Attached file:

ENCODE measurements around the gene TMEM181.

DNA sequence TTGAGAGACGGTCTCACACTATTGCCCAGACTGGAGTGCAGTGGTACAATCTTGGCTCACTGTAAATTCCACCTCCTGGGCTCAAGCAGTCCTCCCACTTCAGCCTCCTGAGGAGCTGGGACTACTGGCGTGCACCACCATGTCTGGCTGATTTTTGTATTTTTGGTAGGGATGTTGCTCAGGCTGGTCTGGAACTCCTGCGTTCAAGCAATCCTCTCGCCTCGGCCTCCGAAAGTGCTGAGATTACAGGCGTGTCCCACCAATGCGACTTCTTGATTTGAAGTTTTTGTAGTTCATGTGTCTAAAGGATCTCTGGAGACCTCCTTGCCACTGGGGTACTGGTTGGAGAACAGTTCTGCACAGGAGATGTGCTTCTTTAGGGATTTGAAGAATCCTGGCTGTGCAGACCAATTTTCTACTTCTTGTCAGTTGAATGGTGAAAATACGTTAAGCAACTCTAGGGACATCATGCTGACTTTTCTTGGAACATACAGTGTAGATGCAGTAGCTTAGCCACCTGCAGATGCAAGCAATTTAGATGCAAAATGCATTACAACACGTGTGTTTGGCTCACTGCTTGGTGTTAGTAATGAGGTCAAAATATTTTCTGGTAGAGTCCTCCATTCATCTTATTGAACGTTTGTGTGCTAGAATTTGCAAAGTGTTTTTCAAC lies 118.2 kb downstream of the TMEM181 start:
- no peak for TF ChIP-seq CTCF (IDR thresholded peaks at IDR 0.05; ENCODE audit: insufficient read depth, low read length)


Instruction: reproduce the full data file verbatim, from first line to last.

ENCODE measurements around the gene TMEM181.

DNA sequence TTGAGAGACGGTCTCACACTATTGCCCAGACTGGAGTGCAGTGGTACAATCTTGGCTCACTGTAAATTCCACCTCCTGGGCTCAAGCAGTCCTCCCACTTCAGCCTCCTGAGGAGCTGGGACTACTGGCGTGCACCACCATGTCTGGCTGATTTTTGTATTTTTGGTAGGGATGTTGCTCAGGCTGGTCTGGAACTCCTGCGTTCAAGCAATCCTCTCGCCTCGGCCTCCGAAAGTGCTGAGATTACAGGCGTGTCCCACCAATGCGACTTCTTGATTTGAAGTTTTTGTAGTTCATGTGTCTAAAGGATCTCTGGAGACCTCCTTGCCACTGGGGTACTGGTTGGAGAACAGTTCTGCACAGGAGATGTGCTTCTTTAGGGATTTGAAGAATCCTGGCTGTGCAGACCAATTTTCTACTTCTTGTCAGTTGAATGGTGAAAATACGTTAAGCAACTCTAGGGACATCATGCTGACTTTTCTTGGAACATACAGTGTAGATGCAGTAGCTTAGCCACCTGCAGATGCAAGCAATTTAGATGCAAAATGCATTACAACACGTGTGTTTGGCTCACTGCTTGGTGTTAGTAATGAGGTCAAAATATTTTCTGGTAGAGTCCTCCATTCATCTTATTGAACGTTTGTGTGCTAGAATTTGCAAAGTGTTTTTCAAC lies 118.2 kb downstream of the TMEM181 start:
- no peak for TF ChIP-seq CTCF (IDR thresholded peaks at IDR 0.05; ENCODE audit: insufficient read depth, low read length)